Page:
After looking at these late 18th-century women, I went to the newly renovated 19th-century galleries. There I found four women artists: Louise Joséphine Sarazin de Belmont (1790-1870); Rosa Bonheur (1822-99); Mary Cassatt (1844-1926); and Berthe Morisot (1841-95).

I had never heard of the first artist listed here, but she was the only one I came across in room after room of early 19th-century paintings. Her small oil/paper study The Roman Theater, Taormina, Sicily (1825) shows ancient ruins with Mount Etna erupting in the background. A bit of research informed me that she painted many romantic landscapes, including some of the forest of Fontainebleau, and painted a tribute to the Baron Gros in the Père Lachaise Cemetery in Paris. She is often listed as the only woman painter exhibiting among numbers of men.

Rosa Bonheur, on the other hand, was well known to me; I have admired her huge The Horse Fair(1853) since I can remember. It was always hung in the large hallway, and I momentarily panicked when I couldn’t find it. Now its placement is actually better: in a large room filled with Courbets, where it really belongs, and takes pride of place. Bonheur, who never married, and who had to obtain permission from the Prefecture of Police in 1850 to wear trousers (the document, still preserved, calls it “cross dressing”) was extremely famous in her day as an animalier (painter of animals). The power, size, energy, and virility of her painting overshadow even the infamous Les Demoiselles de Village (1851) of Courbet.

Mary Cassatt, the best known of all, was an American who spent most of her life in Paris. HerLady at the Tea Table (1883-85) is far less sweet and “feminine” than any of the Renoirs in the same gallery. The same is true of her painting of her sister, Lydia Crocheting in the Garden at Marly  (1880). Morisot, who influenced her brother-in-law, Edouard Manet, to become an Impressionist, is represented by a Young Woman Seated on a Sofa (1879), as well as an early The Pink Dress (1870) in a gallery surrounded by Fantin-Latour still lifes, Renoirs, and Monets.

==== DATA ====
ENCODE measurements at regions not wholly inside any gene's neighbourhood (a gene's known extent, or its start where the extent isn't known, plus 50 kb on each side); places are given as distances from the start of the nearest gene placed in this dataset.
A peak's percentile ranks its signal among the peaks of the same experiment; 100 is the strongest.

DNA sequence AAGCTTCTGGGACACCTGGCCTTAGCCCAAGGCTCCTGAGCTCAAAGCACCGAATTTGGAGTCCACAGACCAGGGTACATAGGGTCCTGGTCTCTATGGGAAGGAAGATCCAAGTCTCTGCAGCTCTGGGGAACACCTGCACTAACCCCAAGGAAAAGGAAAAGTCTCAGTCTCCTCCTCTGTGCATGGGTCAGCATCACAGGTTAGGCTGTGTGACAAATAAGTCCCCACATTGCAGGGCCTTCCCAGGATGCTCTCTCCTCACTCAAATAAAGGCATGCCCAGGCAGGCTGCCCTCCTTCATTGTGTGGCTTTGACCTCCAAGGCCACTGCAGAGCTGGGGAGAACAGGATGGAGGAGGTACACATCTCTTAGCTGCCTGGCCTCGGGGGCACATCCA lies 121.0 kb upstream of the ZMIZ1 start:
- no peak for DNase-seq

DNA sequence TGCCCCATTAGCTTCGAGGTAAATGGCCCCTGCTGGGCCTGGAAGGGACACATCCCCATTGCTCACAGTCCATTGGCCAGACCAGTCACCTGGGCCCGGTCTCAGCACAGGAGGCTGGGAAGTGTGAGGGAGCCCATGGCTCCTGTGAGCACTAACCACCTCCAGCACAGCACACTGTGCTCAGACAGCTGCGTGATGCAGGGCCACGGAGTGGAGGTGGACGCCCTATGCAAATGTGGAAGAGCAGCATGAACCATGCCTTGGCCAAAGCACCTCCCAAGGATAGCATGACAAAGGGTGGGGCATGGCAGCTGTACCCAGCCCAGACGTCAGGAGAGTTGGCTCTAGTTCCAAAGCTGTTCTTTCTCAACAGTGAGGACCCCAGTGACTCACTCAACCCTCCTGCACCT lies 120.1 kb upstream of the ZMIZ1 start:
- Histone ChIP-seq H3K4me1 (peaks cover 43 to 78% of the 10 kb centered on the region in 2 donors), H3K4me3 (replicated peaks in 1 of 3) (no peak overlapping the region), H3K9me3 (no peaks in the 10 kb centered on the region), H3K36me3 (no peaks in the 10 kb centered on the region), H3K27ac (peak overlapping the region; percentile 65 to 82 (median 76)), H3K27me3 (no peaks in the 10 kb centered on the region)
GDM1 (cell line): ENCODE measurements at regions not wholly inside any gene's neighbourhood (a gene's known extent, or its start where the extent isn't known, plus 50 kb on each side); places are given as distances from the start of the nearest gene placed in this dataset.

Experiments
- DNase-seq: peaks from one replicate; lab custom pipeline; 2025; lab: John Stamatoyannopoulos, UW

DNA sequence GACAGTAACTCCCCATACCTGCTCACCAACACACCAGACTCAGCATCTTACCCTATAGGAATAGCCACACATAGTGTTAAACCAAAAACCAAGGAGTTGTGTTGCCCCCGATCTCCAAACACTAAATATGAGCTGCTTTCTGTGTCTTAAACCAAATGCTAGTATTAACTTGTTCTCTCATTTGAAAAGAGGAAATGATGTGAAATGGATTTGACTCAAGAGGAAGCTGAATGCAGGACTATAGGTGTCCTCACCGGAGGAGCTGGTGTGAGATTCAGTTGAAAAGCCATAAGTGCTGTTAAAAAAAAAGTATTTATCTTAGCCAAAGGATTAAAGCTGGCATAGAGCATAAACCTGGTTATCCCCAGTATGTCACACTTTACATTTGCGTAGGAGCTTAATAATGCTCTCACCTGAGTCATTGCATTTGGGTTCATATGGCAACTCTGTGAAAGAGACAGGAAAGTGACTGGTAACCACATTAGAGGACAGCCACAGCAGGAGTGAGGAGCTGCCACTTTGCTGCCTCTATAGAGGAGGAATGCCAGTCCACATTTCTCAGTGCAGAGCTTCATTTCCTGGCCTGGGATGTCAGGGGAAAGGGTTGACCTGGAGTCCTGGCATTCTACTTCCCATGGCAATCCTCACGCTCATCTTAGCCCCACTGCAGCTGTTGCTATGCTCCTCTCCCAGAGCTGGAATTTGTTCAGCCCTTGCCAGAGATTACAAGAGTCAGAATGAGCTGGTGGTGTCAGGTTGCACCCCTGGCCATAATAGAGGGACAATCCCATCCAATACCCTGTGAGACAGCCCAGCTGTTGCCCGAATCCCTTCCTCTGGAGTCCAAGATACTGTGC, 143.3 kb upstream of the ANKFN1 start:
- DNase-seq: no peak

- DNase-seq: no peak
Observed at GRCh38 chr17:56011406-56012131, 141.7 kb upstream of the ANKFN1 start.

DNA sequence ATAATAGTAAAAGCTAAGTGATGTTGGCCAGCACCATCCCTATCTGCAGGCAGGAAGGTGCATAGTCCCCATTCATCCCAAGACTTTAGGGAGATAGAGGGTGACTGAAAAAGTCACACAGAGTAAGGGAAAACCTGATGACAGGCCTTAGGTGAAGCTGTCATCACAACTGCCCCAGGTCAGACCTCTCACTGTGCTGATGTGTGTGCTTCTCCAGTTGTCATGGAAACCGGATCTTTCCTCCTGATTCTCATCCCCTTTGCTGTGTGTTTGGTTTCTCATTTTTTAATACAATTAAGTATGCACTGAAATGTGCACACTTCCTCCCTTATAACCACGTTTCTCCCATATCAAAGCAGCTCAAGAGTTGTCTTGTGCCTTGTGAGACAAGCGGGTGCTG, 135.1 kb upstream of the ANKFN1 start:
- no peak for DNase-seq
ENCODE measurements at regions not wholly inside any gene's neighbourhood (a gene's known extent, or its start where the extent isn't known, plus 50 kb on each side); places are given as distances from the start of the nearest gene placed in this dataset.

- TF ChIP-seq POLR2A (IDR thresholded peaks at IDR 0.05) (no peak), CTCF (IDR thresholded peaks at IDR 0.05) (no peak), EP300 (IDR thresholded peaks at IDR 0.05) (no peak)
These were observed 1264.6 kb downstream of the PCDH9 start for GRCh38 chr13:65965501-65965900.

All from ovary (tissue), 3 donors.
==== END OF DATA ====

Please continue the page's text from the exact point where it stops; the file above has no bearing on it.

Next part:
At the end of the main hallway hangs a perplexing painting, another portrayal of a woman artist by a man. This time, the painter is Alfred Stevens; the painting, In the Studio, 1888. The label maintains it is Stevens’ studio, but his subjects are a woman artist and her model taking a break from a painting session. One wonders why they are in his studio and why he painted them.

As I examined the Met’s painting galleries, I saw that the museum has certainly taken steps forward in recognizing women artists from the centuries leading up to the 20th century. Of course, the exponential increase of women artists during the 20th century means they will be represented in far greater numbers in the 20th-century galleries—but that topic is suitable for another article! While advances have been made there, still more progress is called for.

The Met, located on Fifth Avenue at 82nd Street, is open Sunday and Tuesday-Thursday from 9:30 a.m.-5:30 p.m., and Friday and Saturday from 9:30 a.m.-9 p.m. It is closed Mondays, except for major holidays. 

Images, from top:  Rosa Bonheur: The Horse Fair, 1853–55, oil on canvas; Mary Cassatt: Lady at the Tea Table, 1883–85, oil on canvas; Alfred Stevens: In the Studio, 1888, oil on canvas. Images © The Metropolitan Museum of Art, New York.